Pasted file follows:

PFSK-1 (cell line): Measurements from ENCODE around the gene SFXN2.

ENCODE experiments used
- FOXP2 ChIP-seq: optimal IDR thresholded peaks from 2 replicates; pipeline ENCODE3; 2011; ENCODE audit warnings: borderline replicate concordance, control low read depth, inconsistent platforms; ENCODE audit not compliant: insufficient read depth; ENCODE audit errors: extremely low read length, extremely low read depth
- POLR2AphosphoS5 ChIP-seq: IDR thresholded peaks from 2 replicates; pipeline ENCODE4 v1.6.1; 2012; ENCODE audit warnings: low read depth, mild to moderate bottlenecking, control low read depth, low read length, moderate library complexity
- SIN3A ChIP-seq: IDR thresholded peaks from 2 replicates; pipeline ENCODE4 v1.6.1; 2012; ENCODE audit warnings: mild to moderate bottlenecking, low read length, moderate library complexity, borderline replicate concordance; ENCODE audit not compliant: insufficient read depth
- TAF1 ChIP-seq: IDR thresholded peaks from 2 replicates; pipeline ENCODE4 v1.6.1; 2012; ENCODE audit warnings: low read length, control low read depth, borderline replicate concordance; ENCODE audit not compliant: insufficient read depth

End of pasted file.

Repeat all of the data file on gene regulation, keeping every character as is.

PFSK-1 (cell line): Measurements from ENCODE around the gene SFXN2.

ENCODE experiments used
- FOXP2 ChIP-seq: optimal IDR thresholded peaks from 2 replicates; pipeline ENCODE3; 2011; ENCODE audit warnings: borderline replicate concordance, control low read depth, inconsistent platforms; ENCODE audit not compliant: insufficient read depth; ENCODE audit errors: extremely low read length, extremely low read depth
- POLR2AphosphoS5 ChIP-seq: IDR thresholded peaks from 2 replicates; pipeline ENCODE4 v1.6.1; 2012; ENCODE audit warnings: low read depth, mild to moderate bottlenecking, control low read depth, low read length, moderate library complexity
- SIN3A ChIP-seq: IDR thresholded peaks from 2 replicates; pipeline ENCODE4 v1.6.1; 2012; ENCODE audit warnings: mild to moderate bottlenecking, low read length, moderate library complexity, borderline replicate concordance; ENCODE audit not compliant: insufficient read depth
- TAF1 ChIP-seq: IDR thresholded peaks from 2 replicates; pipeline ENCODE4 v1.6.1; 2012; ENCODE audit warnings: low read length, control low read depth, borderline replicate concordance; ENCODE audit not compliant: insufficient read depth